Howard Phillips, a giant of the conservative movement and a founding member of the New Right, passed away on April 20 at the age of 72.  A graduate of Harvard University, Phillips was appointed by President Nixon to head the Office of Economic Opportunity with a mandate to shut it down.  When Nixon gave in to political pressure and declined to end funding, Phillips resigned in protest.  He later left the Republican Party altogether because of what he considered its lack of faithfulness to the conservative cause.  He would go on to found the influential Conservative Caucus and the U.S. Taxpayers’ Party (now the Constitution Party).  He was the party’s nominee for president three times, in 1992, 1996, and 2000.

My first interaction with Howard Phillips was in 1996.  I had been an enthusiastic supporter of Pat Buchanan’s GOP presidential campaign, and once it became apparent that Pat was not going to win, I was determined not to vote for Bob Dole.  I was vaguely aware of the U.S. Taxpayers’ Party, so I mailed a request for some information.

A few days later I arrived at work and a message was awaiting me.  A Mr. Howard Phillips had telephoned and wanted me to return his call.  I was flabbergasted.  I was just a wannabe activist looking for some information, and the head of the party was calling me personally.  Of course I returned his call.  We had a pleasant conversation, and he thanked me for my interest in the party.  I thought I was the one who should be thanking him for calling me.

I met Howard personally later that year when he came to San Antonio, where I was living at the time, to meet with local party supporters.  The meeting was at a Ryan’s Cafeteria, which should give some idea of the size of the operation we were running.  There I asked Howard about the last name we had in common.  I was curious where “his people” were from.  Maybe we were kin.  He graciously informed me that his grandparents had emigrated from Hungary, and their name had been changed to Phillips when they arrived at Ellis Island.  “Oh, well,” I thought.  “I guess we’re not kin.”  Little did I know then how much confusion my last name would cause.

Later that evening I met an older lady who apparently knew Howard from some old political battles.  When I introduced myself, she informed me that she could definitely see a family resemblance.  At first I was baffled.  How did she know my family, who were several states away?  Then it dawned on me: She thinks I’m related to Howard.  As delicately as I could, I informed her that we weren’t related.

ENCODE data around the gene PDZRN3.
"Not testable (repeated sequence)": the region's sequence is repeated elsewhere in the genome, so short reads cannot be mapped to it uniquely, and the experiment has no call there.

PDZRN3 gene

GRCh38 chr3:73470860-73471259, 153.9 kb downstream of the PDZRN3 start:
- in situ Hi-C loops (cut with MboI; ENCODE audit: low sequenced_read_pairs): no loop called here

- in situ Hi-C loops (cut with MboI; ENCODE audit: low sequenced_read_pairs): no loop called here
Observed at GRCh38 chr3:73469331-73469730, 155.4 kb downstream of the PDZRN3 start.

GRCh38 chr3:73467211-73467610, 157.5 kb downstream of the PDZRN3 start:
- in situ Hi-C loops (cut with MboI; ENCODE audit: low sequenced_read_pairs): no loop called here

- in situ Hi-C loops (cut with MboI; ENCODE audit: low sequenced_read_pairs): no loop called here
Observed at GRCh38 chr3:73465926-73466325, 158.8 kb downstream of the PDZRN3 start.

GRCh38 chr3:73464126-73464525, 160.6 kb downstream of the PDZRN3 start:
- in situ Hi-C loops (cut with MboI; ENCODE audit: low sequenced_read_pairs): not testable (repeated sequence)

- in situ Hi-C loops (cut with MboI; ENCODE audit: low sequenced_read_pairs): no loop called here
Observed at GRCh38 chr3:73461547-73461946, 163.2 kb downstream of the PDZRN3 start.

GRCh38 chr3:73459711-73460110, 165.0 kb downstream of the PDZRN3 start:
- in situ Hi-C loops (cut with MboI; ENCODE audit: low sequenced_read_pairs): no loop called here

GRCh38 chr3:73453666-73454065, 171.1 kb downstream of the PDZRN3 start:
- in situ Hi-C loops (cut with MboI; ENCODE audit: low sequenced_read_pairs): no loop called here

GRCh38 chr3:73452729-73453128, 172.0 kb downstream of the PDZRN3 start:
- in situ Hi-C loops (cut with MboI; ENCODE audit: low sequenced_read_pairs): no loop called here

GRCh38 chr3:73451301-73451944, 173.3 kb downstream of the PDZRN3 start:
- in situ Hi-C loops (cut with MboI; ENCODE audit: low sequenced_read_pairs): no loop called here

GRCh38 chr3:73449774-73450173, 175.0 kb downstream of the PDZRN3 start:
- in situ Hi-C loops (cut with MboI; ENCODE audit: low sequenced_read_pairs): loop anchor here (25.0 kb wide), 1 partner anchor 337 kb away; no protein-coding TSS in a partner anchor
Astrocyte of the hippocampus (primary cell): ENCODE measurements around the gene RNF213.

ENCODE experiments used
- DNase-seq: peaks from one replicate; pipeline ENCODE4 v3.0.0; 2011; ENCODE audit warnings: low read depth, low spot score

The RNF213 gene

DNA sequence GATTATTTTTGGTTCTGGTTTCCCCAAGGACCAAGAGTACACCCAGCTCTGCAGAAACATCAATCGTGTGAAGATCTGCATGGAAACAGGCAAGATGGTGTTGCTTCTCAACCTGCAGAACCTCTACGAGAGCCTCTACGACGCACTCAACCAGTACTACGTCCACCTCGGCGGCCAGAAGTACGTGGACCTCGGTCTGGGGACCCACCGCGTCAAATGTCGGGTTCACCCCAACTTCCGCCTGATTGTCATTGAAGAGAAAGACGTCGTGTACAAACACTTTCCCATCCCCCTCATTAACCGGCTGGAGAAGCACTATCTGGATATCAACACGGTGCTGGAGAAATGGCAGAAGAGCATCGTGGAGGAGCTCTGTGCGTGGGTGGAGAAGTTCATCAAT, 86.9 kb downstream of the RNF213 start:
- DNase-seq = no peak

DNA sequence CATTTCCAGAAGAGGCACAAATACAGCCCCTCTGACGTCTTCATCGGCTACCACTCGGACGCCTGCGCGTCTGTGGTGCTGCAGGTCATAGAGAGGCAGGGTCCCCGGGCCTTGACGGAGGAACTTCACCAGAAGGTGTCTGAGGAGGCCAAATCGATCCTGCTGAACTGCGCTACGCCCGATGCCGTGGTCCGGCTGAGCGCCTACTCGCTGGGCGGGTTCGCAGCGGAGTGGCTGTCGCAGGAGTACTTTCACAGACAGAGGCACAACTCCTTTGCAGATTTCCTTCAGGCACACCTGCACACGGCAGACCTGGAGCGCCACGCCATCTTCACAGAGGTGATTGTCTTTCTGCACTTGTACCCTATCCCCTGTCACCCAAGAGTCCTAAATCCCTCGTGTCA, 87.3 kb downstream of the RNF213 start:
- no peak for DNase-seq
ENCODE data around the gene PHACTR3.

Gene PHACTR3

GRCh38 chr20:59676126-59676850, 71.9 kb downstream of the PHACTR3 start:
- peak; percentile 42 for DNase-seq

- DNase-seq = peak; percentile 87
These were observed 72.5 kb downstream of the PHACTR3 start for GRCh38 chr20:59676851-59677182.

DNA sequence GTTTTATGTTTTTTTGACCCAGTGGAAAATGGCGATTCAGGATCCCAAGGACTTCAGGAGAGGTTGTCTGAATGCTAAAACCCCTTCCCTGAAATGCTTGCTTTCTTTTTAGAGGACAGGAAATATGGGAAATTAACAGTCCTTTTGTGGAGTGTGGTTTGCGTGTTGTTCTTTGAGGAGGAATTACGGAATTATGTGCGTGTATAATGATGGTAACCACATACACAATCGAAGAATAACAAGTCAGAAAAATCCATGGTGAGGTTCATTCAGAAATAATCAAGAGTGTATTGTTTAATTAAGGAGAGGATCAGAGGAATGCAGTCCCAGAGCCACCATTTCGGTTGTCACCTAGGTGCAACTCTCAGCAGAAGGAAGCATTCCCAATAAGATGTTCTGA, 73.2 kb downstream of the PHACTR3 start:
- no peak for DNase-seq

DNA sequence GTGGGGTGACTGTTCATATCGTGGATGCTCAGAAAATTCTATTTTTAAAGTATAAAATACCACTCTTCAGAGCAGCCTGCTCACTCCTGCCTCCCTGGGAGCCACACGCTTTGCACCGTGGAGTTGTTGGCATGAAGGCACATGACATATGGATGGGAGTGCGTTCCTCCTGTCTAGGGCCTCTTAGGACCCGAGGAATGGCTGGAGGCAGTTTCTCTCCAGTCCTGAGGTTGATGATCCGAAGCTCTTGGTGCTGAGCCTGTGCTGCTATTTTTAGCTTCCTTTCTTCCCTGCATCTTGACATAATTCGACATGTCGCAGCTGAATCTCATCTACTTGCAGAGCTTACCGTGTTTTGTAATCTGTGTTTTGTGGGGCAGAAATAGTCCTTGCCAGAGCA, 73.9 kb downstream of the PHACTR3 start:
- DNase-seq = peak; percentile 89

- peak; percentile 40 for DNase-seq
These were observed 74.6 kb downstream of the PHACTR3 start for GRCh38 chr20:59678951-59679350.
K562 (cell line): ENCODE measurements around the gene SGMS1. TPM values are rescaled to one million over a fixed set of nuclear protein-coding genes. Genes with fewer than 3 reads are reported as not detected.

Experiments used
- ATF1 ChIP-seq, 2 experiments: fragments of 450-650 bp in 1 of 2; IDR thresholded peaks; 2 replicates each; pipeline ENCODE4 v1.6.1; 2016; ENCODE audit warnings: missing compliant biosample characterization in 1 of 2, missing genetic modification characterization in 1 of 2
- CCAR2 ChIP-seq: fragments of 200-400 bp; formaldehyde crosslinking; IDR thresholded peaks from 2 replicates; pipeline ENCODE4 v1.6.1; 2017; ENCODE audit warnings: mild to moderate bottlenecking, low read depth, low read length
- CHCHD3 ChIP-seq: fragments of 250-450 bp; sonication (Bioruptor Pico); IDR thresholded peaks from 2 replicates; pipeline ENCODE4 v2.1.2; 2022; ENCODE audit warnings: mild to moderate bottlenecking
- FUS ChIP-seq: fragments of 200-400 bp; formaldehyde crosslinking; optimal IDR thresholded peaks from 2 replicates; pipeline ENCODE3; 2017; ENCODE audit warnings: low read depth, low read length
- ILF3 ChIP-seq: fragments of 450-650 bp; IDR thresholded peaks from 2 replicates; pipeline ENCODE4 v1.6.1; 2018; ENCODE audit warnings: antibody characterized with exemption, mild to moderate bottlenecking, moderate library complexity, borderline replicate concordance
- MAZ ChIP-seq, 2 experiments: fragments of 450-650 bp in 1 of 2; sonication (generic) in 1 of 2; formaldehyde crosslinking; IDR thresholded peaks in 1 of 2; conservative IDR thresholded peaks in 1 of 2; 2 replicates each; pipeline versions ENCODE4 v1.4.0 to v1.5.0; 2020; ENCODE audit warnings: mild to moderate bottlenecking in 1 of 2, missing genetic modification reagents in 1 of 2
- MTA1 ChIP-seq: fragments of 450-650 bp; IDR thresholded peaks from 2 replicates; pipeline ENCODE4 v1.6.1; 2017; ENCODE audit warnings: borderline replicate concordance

This would happen repeatedly.  I got listed as a San Antonio-area Taxpayers’ Party contact, and people just made assumptions.  This wasn’t helped by the fact that Howard’s oldest son, Doug, actually did live in nearby Boerne, Texas.  People assumed either that I was related to Howard, or that I was Doug.  I was once even introduced as Howard’s son at an organizational meeting.

When I told Howard about this confusion, he got a big chuckle out of it.

My involvement with the party waned after the 1996 campaign for reasons unrelated to my enthusiasm for the cause, but my interests revived in 2008 when Alan Keyes attempted to gain the Constitution Party nomination.  I franticly sent emails to Howard and every past Constitution Party contact I had, warning of the dangers of a Keyes nomination.  Howard shared my concerns.

My last personal interaction with Howard was at the 2008 Constitution Party National Convention.  He told me he appreciated my emails.  That was Howard, always willing to interact personally with a party activist, even those of us whose involvement was sporadic.

Other New Right pioneers have and will receive more acknowledgment at their passing.  Howard paid a price for leaving the Republican Party and “mainstream” conservatism.  But to a fledgling activist like me, Howard Phillips was a “big name.”  I will always be grateful that he picked up the phone and called a young supporter in Texas.  I will always be thankful that he read an email from a concerned activist.  May he rest in peace.